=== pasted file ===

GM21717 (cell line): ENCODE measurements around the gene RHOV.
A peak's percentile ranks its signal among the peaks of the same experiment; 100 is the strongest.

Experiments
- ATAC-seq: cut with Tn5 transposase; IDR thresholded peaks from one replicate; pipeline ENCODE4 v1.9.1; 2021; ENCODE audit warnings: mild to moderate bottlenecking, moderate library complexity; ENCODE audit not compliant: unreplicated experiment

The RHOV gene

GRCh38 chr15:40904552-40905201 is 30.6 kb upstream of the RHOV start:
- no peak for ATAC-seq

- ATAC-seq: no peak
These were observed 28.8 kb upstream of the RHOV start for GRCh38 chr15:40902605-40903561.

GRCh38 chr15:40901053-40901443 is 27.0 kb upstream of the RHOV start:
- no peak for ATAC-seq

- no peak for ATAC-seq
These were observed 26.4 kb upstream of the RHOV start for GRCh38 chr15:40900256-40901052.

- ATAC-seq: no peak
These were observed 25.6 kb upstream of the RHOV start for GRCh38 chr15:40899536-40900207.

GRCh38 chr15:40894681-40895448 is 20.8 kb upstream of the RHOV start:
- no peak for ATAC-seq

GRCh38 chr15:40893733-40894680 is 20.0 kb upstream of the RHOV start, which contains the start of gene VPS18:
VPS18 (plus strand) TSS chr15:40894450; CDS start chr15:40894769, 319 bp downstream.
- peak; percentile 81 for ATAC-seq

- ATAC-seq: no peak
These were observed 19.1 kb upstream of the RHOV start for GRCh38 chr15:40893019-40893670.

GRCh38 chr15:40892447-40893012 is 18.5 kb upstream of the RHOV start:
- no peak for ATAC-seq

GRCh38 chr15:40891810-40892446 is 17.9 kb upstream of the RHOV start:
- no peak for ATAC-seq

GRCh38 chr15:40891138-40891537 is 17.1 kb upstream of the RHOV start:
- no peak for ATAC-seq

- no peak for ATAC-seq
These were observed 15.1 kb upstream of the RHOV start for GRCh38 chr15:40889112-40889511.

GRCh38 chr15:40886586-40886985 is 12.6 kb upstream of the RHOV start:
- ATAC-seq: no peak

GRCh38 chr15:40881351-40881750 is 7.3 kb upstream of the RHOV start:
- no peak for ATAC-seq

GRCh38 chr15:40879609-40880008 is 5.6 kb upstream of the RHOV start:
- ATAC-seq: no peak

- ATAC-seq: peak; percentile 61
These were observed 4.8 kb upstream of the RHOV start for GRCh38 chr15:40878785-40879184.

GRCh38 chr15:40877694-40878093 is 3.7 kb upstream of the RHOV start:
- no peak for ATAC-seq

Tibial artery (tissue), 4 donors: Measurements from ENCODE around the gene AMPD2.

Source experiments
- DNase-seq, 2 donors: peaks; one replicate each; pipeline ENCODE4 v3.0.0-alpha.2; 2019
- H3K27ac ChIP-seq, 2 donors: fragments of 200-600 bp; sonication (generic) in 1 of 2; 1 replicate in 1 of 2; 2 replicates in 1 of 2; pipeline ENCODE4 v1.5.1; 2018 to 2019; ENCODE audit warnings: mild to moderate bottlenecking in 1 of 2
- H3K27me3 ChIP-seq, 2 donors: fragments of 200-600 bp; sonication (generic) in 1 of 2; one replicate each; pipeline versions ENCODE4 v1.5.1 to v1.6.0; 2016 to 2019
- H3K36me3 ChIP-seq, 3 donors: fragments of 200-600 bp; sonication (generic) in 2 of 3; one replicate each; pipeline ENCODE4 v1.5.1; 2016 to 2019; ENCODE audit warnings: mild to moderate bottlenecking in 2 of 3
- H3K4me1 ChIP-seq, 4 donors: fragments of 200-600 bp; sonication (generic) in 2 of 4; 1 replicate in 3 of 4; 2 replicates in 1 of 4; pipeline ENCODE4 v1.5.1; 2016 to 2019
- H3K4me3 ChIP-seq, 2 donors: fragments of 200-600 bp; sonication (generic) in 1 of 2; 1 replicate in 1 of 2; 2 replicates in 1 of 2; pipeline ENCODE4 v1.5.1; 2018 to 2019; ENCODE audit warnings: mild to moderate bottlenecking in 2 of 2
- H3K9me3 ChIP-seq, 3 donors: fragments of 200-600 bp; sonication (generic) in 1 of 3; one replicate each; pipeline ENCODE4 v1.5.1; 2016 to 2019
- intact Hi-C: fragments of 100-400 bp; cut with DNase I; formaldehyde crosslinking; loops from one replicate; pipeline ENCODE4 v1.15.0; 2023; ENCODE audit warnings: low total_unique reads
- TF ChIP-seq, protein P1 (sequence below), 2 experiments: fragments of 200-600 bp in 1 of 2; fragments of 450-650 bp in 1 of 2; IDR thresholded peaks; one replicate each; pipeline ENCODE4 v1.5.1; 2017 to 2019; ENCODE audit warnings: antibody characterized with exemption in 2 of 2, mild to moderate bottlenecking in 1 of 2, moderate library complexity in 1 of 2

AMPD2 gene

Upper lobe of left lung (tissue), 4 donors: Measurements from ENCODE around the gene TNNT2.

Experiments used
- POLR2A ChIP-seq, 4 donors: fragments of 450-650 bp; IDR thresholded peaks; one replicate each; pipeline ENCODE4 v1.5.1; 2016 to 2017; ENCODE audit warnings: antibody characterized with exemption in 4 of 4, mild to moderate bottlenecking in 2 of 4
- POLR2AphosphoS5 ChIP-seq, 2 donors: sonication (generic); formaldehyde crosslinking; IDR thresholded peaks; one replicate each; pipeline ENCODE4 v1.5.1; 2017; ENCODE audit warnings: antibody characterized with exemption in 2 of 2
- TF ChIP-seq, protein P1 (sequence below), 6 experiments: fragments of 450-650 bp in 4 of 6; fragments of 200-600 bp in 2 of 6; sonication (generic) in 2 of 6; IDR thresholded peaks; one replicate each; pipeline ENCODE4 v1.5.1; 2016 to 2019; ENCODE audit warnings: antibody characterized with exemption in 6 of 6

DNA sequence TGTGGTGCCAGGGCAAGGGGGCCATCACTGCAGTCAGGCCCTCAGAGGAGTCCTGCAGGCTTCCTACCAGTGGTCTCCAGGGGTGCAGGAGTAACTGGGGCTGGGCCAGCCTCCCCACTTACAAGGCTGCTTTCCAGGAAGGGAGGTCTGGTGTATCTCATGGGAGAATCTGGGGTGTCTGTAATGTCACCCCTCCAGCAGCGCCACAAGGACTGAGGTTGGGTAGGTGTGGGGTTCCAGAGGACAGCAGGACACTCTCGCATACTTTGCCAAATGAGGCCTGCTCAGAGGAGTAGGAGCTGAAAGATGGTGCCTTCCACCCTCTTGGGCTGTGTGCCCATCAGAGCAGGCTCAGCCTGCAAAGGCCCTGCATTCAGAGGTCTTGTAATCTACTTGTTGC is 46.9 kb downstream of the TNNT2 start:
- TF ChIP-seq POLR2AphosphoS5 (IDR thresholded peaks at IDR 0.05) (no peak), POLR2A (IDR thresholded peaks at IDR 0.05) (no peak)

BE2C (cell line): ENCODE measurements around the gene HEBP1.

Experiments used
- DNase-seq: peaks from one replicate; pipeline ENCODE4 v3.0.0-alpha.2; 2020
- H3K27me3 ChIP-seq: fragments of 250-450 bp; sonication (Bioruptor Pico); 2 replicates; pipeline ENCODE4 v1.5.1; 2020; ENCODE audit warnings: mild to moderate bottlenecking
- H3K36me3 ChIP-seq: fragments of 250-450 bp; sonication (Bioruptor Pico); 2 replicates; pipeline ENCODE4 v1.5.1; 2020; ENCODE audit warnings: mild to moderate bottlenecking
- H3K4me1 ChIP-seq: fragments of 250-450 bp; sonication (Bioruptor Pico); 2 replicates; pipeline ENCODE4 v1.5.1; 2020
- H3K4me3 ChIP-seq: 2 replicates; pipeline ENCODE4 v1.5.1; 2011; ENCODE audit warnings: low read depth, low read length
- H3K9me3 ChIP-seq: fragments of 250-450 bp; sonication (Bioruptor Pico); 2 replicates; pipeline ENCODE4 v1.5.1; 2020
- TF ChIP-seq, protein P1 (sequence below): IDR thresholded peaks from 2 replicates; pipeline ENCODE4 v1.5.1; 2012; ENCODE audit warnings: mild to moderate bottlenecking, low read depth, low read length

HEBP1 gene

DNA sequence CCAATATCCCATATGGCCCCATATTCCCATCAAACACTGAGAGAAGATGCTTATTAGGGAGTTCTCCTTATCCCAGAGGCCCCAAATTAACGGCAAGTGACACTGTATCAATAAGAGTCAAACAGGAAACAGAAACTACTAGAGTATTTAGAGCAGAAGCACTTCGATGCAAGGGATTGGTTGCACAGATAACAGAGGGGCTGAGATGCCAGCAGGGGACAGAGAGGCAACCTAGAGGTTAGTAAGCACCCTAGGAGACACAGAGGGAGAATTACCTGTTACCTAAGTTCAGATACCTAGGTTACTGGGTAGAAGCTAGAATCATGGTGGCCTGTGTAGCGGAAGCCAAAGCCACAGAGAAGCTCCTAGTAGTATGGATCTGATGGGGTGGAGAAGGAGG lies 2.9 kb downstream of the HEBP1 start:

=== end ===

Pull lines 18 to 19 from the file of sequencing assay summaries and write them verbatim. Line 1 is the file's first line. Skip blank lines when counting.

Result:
GRCh38 chr15:40893733-40894680 is 20.0 kb upstream of the RHOV start, which contains the start of gene VPS18:
VPS18 (plus strand) TSS chr15:40894450; CDS start chr15:40894769, 319 bp downstream.